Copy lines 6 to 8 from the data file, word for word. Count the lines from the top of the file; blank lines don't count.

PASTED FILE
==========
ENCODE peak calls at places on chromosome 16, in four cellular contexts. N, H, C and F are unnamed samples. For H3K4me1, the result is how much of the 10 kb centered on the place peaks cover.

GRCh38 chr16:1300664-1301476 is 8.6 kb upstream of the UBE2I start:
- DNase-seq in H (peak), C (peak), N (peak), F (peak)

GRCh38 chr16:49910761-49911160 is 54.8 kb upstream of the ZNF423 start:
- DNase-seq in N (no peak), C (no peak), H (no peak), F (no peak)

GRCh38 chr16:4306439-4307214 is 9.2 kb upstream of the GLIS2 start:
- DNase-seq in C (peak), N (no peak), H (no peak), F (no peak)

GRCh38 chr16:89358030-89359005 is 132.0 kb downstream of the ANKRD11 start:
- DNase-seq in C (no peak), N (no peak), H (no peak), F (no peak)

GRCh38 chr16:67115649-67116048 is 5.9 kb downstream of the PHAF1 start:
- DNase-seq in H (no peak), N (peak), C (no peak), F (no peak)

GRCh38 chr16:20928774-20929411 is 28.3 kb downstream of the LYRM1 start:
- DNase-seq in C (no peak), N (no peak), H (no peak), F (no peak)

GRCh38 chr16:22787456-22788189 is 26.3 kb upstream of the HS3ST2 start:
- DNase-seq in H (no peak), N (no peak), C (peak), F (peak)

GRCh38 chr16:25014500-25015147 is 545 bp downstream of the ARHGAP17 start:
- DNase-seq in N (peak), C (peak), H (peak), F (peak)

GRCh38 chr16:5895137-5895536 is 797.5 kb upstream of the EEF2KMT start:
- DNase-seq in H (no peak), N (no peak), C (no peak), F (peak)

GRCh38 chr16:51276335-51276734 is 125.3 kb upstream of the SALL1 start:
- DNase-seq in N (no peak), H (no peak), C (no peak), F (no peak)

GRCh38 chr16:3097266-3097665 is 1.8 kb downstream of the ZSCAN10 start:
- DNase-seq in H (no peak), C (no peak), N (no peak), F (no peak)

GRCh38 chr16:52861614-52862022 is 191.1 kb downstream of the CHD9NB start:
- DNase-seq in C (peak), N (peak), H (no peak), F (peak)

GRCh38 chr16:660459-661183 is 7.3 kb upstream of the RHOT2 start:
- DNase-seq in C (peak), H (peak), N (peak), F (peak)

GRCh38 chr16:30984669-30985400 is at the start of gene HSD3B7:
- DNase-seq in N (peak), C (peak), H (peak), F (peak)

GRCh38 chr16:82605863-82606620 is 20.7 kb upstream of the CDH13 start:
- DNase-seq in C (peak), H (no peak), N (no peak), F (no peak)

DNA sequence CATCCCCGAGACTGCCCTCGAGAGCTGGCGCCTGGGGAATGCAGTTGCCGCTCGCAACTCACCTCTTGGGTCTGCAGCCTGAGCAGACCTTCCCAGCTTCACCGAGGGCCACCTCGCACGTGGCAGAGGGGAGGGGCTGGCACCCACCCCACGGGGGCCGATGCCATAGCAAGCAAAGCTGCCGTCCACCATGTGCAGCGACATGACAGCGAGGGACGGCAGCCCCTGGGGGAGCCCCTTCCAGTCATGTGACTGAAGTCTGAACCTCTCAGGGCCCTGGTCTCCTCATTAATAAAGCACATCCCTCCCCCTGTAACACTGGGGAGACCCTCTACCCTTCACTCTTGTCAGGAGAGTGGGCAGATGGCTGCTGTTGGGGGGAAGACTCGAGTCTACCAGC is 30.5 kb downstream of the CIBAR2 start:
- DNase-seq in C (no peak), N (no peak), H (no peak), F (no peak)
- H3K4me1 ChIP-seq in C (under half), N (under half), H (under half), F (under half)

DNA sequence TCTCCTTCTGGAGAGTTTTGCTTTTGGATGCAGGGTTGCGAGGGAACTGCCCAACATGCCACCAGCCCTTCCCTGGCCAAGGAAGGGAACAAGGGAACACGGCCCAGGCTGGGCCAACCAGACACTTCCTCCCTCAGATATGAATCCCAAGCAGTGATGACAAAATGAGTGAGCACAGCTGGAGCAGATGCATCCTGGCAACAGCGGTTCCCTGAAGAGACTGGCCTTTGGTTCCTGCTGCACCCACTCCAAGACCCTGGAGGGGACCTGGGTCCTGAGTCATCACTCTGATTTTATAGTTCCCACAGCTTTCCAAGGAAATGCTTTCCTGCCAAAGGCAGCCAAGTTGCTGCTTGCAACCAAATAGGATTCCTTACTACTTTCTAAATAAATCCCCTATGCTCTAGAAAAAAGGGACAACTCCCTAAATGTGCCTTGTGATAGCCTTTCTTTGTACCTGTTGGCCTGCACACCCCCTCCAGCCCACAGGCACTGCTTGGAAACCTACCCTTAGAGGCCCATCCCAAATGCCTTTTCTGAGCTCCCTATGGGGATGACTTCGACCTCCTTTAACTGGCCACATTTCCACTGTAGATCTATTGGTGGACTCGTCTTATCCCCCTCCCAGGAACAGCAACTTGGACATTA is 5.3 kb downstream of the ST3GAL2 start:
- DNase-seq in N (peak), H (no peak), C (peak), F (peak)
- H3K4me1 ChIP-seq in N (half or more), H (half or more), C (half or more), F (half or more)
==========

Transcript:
GRCh38 chr16:4306439-4307214 is 9.2 kb upstream of the GLIS2 start:
- DNase-seq in C (peak), N (no peak), H (no peak), F (no peak)

GRCh38 chr16:89358030-89359005 is 132.0 kb downstream of the ANKRD11 start: